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Publication numberUS5577591 A
Publication typeGrant
Application numberUS 08/335,386
Publication dateNov 26, 1996
Filing dateNov 3, 1994
Priority dateNov 4, 1993
Fee statusPaid
Publication number08335386, 335386, US 5577591 A, US 5577591A, US-A-5577591, US5577591 A, US5577591A
InventorsHiroshi Abe
Original AssigneeAsahi Seiko Kabushiki Kaisha
Export CitationBiBTeX, EndNote, RefMan
External Links: USPTO, USPTO Assignment, Espacenet
Coin selecting apparatus
US 5577591 A
Abstract
A coin selecting apparatus includes a damper ball arranged beside a coin passage to contact inserted coins and a ball guide for smoothly guiding the damper ball, in order to adjust inserting speed of the inserted coins in association with movements of the damper ball. The damper ball travels from a first position to a second position of the ball guide upon impact of the inserted coin to absorb kinetic energy of the coin, thereby regulating the speed of the coin. The damper ball then returns to the first position as rolling and contacting with walls of the guide, thereby changing the location of the impact point on the damper ball so as to prevent the ball from being worn or impaired. Where the first position is placed at a lower position than the second position, the damper ball can return by itself in aid of force of gravity. A pushing member, if provided, may enhance applicability of the coin selecting apparatus since the ball guide could be designed less restrictedly.
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Claims(7)
What is claimed is:
1. A coin selecting apparatus comprising:
a coin slot for inserting a coin;
a coin passage for passing the coin inserted from said coin slot;
coin selecting means arranged along said coin passage for selecting the inserted coin; and
speed regulating means, arranged along said coin passage on an upstream side of said coin selecting means, for regulating the inserting speed of the inserted coin, the speed regulating means comprising:
a damper ball to contact with the periphery of the inserted coin; and
a ball guide for guiding said damper ball between a first position at which said damper ball contacts with the periphery of the inserted coin and a second position that said damper ball reaches when pushed by the inserted coin, the first position being placed lower than the second position so that said damper ball that had reached the second position falls by its weight to the first position.
2. A coin selecting apparatus according to claim 1, wherein said coin passage is composed of two pieces of plates, each of which is formed with said ball guide.
3. A coin selecting apparatus according to claim 2, wherein at least one of said two pieces of plates is formed with an opening, which is formed in size that said damper ball cannot be pulled out, for cleaning and connecting said ball guide.
4. A coin selecting apparatus according to claim 1, wherein said speed adjusting means is arranged on the respective sides of said coin passage so as be located in opposition to each other.
5. A coin selecting apparatus comprising:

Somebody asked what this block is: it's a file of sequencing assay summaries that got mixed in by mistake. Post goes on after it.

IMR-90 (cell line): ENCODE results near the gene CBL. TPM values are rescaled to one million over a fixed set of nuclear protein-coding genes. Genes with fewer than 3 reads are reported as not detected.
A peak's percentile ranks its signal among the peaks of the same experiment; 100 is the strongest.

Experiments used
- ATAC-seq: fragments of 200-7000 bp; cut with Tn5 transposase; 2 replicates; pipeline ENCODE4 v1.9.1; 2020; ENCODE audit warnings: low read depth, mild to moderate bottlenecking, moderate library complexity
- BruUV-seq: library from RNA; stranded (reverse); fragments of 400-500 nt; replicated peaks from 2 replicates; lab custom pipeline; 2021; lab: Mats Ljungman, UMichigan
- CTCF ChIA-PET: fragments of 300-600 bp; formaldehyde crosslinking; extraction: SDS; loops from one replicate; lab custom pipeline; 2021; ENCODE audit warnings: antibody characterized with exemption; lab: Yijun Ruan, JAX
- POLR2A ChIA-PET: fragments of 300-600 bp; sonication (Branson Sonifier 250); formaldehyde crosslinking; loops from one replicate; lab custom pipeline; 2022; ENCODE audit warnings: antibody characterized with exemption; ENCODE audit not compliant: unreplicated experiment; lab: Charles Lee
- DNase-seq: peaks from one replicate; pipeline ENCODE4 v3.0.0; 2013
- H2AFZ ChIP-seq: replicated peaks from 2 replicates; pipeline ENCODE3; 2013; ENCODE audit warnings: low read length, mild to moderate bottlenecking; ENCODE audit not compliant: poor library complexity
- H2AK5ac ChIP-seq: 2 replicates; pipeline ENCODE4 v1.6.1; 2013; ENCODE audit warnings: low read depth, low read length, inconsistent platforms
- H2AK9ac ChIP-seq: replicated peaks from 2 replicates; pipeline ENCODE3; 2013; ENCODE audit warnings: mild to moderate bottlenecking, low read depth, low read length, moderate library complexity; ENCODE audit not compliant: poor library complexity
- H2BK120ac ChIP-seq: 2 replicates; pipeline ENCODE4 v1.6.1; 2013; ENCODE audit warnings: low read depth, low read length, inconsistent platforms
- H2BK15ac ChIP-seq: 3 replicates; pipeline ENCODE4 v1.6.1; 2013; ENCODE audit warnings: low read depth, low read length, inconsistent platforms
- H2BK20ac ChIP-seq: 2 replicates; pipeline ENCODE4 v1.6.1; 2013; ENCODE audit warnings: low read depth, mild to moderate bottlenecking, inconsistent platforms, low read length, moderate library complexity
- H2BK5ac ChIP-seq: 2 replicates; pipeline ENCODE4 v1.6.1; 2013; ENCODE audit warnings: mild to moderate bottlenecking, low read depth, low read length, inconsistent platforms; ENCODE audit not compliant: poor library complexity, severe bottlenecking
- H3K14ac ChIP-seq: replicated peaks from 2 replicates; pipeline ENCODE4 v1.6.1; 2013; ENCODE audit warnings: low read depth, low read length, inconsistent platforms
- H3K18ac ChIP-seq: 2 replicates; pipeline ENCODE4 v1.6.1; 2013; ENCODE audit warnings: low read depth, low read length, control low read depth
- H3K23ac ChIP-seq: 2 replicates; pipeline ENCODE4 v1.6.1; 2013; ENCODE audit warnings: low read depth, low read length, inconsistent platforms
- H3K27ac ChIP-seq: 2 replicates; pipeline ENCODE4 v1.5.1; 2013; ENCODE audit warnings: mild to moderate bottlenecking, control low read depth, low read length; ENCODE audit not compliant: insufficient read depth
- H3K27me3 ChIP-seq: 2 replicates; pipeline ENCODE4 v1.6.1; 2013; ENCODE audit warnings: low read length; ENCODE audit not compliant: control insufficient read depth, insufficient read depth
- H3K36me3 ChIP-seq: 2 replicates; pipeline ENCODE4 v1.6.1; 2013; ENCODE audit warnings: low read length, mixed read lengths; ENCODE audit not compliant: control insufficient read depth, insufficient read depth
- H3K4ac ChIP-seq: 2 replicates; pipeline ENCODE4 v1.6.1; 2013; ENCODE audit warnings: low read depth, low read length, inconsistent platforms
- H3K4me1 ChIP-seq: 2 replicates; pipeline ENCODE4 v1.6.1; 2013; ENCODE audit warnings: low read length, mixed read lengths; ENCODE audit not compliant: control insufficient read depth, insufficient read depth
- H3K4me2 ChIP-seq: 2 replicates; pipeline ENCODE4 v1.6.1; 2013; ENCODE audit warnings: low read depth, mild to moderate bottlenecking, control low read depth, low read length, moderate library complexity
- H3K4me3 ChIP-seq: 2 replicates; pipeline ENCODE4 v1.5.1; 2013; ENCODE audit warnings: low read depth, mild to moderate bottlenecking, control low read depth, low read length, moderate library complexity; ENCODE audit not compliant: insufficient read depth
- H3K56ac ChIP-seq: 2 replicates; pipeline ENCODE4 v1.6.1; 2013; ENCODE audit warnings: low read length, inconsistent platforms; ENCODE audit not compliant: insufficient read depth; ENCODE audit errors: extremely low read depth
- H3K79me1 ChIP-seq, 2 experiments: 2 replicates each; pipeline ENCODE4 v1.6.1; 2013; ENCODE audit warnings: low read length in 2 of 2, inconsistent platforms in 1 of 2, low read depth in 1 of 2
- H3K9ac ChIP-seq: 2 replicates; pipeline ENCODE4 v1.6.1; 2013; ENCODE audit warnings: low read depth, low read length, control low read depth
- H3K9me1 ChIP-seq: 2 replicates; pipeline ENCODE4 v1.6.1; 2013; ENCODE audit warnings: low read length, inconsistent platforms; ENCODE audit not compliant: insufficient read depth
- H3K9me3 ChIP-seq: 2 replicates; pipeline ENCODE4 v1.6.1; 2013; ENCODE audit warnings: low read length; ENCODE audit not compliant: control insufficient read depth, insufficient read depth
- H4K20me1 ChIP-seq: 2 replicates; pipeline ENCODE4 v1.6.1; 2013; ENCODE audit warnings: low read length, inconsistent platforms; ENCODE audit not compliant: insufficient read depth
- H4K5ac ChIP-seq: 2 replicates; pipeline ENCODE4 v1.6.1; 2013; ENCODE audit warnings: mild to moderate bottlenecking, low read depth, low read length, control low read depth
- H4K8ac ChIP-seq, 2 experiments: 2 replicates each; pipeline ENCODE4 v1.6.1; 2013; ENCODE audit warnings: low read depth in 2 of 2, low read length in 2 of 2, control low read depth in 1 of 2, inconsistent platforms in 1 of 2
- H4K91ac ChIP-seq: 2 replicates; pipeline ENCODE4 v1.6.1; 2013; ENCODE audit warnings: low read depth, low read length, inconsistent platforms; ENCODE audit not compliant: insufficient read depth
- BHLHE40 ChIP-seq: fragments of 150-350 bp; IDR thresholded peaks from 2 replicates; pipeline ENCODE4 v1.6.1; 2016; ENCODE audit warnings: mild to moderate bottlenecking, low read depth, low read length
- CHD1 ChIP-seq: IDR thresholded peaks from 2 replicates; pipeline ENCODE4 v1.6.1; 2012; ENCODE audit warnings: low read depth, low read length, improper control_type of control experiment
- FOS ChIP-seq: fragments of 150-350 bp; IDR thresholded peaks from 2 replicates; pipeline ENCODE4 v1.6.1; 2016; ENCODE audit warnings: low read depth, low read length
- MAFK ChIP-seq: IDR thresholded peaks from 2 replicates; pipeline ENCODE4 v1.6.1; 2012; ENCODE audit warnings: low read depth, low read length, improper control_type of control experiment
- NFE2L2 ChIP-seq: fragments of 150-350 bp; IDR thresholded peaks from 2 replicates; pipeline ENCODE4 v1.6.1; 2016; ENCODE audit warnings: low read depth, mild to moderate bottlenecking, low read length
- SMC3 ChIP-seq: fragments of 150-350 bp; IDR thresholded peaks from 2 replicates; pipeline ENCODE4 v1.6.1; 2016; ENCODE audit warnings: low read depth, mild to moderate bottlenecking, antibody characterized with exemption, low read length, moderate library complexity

a coin slot for inserting a coin;
a coin passage for passing the coin inserted from said coin slot;
coin selecting means arranged along said coin passage for selecting the inserted coin; and
speed regulating means, arranged along said coin passage on an upstream side of said coin selecting means, for regulating the inserting speed of the inserted coin, the speed regulating means comprising:
a damper ball to contact with the periphery of the inserted coin;
a ball guide for guiding said damper ball between a first position at which said damper ball contacts with the periphery of the inserted coin and a second position that said damper ball reaches when pushed by the inserted coin; and
a pushing member for pushing said damper ball that had reached said second position, back to said first position.
6. A coin selecting apparatus according to claim 5, wherein said pushing member includes a spring.
7. A coin selecting apparatus according to claim 5, wherein said pushing member includes an elastic member.
Description
BACKGROUND OF THE INVENTION

1. Field of the Invention

This invention relates to a coin selecting apparatus incorporated in a coin operated machine such as a vending machine, a game machine, or whatever, or namely, an apparatus for selecting such as the size and material of an inserted coin by mechanical or electromagnetic means and, more particularly, to a control mechanism for controlling inserting speed of the coin inserted in such a coin selecting apparatus.

2. Description of Related Art

Coin selecting apparatuses mechanically or electromagnetically selecting inserted coins, as described in U.S. Pat. Nos. 4,376,480 and 4,570,779, have been known as conventional ones. Those apparatuses detect coins in a following manner. That is, where a coin passage extends from the top to the bottom of an apparatus, a coin inserted from a slot provided at the top of the passage travels along the coin passage and reaches an outlet located at the bottom end of the passage. While the inserted coin is traveling along the passage, mechanical or electromagnetic means such as composed of a cradle, a magnet, an electromagnet, or the like which is arranged on a side of the coin passage detects the size, material, and the like of the inserted coin.